I had the pleasure and privilege of working with Ray Merrin for the last 4 years of his career. He was the lead mixer in our studio and had over 40 years experience. His credits included Alien, Birdy, and The Shining. His wealth of knowledge was invaluable. Not only was he a brilliant mixer but he had a great manner with the clients too. He taught me how to really listen and how to manage a mix stage with a room full of clients.
I learnt an awful lot from some great sound supervisors too. These included Glenn Freemantle, Eddy Joseph and Randy Thom. In addition to the sounds it was great to see how they managed their teams to get the best results for the film and how they worked with directors.
With more and more technological advances are Foley editors and sound editors giving you tracks already with EQ and processing done or do you ask for certain requirements?
We are receiving more and more sessions that contain EQ and processing. It is a natural evolution of working on the same platform as sound editorial. It usually provides a great starting point but the virtual nature of the automation allows me to re adjust things as required. Mixes can now evolve as the automation can be carried forward as the picture cut changes.
Do you have any tips on keeping fresh ears to a scene you have been working on for a while?
I find that my focus is always shifting to another element of the mix and that change helps to keep me fresh. Working as part of a team is also great. I’m always listening to the mix even when i’m talking to a client or doing some file management. Quite often I’ll find that a sound distracts me when I’m less focussed and that pulls me back to the mix. This is usually a click, a pop, a noisy line of dialogue or an odd pan. Basically anything that pops the bubble. I find that input from the clients always keeps you fresh too. I spend as much time listening to the clients as the sound coming out of the speakers.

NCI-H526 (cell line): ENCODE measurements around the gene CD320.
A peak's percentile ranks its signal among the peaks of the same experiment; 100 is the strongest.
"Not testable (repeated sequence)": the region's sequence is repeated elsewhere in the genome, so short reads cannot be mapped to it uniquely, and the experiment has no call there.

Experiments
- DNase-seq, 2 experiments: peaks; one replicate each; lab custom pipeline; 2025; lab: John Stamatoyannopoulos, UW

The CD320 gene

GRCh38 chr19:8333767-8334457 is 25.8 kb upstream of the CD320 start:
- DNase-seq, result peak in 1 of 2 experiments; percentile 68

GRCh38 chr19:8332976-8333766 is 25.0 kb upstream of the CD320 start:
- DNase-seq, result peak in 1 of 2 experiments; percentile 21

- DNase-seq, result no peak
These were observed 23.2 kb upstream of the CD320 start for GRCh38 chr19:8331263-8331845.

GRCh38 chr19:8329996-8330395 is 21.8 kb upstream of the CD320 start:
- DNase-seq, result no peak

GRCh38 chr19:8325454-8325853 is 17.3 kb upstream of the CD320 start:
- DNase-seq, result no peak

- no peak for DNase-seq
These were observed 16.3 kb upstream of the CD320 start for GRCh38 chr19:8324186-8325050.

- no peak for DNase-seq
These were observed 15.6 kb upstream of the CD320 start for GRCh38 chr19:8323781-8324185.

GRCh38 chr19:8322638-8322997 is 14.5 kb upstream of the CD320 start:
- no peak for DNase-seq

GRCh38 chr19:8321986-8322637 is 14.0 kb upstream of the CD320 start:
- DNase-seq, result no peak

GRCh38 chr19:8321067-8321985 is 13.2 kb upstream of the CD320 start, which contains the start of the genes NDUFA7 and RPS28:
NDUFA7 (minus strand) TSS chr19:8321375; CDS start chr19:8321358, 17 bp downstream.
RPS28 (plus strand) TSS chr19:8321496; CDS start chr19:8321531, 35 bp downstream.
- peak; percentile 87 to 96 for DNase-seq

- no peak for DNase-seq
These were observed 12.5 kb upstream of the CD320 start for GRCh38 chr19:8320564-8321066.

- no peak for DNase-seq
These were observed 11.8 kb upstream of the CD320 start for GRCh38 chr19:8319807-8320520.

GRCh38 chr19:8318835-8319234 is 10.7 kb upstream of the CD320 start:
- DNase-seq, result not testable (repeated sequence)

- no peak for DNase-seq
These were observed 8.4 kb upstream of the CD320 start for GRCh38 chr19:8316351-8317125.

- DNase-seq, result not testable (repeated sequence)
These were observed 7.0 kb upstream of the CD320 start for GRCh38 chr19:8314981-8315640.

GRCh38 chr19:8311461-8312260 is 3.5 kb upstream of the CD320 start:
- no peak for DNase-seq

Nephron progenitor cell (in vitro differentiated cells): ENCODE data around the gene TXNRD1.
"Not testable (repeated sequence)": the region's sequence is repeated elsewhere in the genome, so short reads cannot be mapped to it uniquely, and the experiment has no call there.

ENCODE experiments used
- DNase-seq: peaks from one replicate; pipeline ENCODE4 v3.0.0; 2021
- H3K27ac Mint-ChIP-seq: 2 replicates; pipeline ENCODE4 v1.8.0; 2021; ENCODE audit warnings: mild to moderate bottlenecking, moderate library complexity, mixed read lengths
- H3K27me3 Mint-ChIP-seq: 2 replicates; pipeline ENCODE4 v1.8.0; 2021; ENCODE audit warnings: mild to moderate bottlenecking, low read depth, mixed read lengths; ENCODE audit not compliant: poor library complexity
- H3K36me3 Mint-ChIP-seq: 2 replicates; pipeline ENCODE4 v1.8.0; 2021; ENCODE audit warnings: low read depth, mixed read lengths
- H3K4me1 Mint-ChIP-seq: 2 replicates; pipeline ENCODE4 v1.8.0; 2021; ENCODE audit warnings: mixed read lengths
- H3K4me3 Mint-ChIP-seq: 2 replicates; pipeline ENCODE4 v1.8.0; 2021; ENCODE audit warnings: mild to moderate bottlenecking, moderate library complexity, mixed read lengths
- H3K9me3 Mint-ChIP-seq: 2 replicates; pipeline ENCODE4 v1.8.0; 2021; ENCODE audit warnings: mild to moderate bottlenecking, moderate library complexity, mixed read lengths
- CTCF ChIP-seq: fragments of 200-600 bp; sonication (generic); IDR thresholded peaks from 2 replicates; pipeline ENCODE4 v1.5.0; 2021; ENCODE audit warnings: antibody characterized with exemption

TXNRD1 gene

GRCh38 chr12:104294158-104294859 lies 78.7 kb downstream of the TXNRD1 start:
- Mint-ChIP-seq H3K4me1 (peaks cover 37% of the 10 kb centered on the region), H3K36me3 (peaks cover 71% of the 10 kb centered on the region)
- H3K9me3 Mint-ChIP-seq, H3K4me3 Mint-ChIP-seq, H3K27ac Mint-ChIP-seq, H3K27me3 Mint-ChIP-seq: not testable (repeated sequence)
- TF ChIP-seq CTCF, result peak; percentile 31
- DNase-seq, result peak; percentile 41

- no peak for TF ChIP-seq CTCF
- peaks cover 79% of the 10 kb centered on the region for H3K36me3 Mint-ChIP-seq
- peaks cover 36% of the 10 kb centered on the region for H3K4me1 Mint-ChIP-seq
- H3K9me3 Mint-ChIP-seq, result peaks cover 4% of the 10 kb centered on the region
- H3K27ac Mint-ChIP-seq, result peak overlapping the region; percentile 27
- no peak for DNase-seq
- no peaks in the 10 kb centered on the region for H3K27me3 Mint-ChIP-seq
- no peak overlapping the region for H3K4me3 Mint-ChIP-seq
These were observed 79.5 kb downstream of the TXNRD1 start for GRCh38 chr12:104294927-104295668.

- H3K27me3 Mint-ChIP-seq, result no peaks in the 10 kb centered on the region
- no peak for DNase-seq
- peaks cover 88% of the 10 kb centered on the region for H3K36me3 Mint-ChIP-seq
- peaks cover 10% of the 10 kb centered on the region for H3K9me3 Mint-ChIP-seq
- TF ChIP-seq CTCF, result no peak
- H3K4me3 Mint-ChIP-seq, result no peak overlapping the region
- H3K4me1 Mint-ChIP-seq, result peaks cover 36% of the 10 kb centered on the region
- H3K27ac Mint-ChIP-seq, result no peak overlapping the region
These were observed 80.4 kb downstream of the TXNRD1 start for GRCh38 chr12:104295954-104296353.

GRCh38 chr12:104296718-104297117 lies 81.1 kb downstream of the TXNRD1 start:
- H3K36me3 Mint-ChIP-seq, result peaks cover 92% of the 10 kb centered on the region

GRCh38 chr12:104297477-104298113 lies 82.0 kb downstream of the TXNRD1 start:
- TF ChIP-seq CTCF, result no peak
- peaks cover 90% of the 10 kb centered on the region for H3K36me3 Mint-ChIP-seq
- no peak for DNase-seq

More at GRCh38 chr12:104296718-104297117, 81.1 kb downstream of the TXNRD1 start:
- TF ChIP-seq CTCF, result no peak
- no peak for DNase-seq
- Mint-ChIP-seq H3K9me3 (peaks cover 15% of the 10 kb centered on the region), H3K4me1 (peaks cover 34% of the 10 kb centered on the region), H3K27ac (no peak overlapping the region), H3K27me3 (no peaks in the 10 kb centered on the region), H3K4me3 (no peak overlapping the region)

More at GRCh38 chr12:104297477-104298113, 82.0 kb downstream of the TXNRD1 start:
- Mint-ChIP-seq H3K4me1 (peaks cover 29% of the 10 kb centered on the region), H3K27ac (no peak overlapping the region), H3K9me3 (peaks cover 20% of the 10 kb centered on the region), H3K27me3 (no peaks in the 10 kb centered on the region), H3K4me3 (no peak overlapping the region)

Is there a rough ratio of work to minutes of film mixed? (1 hour for 1 minute of film) I know deadlines get shorter these days.
We work to the schedule that has been established by the sound supervisor and the post production supervisor. Certain scenes always take longer than others but it tends to average out between the elements. A difficult dialogue scene may only have simple atmospheres and minimal foley. A battle scene may have hundreds of sound fx and foley but minimal dialogue.
Fight scenes where music, effects and dialogue are all fighting to be heard must be tricky like this Lobby fight scene from V for Vendetta, does it take a lot of trial and error to find the flow of a piece or do you start off with key areas and then bridge the gaps?
The aim of the premix is to gain as much control of the separate elements as possible. The overall shape of a scene is usually defined by the director and the editor in their guide track audio. They have often been shaping scenes and planning the music for weeks or months before we see a frame. We usually start by replicating that shape in the premix. However the mix is a dynamic situation. We like to have all the elements prepared and available just in case the director suddenly changes their mind. In the mix a director will often like to see if a scene works better with an alternate cue, different placement and sometimes without music at all. Clean dialogue and fully filled Sound FX/Foley allow you to achieve the director’s vision as efficiently as possible.
Finally, could you recommend any other post production roles or skills that will benefit up and coming Re-Recording Mixers?
I started as a Sound Recordist in the sound department. I was responsible for lacing up the 35mm film projector and the sound dubbers for the mix stage. We used a combination of Akai DD8, Avid Audio Vision, Pro Tools and 35mm Magnetic when I started. I was also responsible for managing the desk setups and automation on the mixing console. I really appreciate that I got to actually work with physical film just as the industry transitioned to digital. I guess my first role is more commonly referred to as a Mix Tech nowadays.
Learning about audio routing, picture codecs, aspect ratios, transcoding, embedding audio in quicktimes, loudness compliance and file management are all skills that will make you useful on any mix stage.
Thanks so much for your input Adam. Thanks also to you for reading this piece and keep the conversation going by commenting below on what you have read!